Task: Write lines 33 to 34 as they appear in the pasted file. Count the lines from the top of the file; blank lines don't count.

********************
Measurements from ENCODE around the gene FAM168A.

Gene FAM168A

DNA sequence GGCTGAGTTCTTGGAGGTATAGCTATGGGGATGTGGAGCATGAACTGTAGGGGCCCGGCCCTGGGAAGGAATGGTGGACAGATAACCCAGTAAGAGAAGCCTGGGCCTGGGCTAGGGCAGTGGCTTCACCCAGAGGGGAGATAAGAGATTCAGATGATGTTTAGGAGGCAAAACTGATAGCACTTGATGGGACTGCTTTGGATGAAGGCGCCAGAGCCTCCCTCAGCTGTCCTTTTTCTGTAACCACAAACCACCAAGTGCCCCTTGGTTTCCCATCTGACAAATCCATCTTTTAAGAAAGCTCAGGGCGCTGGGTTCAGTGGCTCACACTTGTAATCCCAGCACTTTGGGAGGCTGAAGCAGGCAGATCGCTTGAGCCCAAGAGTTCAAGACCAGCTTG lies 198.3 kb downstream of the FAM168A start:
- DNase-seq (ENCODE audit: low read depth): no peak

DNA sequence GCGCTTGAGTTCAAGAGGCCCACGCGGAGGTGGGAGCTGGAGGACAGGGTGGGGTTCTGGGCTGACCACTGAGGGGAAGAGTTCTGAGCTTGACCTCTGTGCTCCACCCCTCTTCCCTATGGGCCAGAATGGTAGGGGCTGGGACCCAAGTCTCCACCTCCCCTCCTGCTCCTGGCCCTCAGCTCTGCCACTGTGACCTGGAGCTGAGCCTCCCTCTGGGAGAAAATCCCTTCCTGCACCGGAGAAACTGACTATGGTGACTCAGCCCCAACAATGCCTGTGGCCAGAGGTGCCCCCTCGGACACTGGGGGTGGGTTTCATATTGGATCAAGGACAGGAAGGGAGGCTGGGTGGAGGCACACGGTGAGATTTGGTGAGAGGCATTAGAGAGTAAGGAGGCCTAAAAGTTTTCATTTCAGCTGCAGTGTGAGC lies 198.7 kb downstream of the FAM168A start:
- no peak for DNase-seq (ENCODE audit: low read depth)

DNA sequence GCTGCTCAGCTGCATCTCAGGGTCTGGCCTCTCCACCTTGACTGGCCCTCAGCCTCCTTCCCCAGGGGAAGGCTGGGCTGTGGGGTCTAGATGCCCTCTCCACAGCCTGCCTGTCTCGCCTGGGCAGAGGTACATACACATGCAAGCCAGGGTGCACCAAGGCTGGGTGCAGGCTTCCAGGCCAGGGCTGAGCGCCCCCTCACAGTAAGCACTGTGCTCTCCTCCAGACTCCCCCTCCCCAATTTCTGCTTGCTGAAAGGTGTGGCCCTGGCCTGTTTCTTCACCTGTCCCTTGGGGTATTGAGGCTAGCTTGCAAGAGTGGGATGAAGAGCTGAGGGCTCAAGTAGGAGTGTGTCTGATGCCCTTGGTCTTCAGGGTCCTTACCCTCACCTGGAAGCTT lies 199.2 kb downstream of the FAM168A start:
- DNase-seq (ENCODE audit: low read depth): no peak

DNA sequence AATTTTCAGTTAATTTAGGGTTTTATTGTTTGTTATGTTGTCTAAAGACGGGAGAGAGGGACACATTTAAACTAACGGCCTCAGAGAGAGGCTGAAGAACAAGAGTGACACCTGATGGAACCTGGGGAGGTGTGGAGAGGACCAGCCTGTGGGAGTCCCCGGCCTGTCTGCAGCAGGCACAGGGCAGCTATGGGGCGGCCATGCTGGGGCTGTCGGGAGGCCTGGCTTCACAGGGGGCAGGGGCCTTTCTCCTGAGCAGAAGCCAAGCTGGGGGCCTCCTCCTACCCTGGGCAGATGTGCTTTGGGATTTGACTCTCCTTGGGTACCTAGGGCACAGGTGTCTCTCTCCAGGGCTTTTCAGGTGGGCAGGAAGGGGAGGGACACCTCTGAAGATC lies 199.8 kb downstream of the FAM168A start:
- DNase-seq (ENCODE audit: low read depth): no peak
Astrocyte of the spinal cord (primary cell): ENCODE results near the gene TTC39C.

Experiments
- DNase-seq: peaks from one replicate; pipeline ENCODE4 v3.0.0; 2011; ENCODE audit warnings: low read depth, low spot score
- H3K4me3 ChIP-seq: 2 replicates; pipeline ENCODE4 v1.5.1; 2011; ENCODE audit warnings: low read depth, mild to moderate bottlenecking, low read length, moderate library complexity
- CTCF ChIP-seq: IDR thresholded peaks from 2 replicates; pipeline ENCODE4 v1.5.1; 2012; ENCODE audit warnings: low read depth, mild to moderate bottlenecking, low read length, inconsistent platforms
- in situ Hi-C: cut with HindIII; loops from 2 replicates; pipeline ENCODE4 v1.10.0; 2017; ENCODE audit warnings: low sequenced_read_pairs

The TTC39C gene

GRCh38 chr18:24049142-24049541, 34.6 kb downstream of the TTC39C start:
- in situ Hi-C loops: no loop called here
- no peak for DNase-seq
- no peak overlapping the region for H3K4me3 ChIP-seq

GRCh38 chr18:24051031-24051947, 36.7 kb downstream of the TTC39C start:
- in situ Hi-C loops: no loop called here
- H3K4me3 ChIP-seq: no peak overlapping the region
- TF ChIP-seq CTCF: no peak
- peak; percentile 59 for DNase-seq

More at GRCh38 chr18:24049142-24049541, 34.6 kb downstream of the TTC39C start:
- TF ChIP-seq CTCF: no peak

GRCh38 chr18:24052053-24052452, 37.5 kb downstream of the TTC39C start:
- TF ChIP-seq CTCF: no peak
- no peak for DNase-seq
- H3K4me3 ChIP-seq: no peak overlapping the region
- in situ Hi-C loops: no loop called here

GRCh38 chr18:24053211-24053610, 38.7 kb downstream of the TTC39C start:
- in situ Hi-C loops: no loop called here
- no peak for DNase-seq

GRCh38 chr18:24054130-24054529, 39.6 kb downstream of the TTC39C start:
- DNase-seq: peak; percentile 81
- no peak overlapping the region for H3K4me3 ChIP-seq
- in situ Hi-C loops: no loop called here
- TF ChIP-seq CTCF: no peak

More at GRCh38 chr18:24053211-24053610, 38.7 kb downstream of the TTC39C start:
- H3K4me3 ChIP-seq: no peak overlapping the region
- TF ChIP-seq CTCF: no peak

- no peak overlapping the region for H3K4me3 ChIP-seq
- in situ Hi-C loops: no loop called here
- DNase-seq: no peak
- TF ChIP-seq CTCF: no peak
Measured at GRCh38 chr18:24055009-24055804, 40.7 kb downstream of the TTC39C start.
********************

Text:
- in situ Hi-C loops: no loop called here

GRCh38 chr18:24053211-24053610, 38.7 kb downstream of the TTC39C start: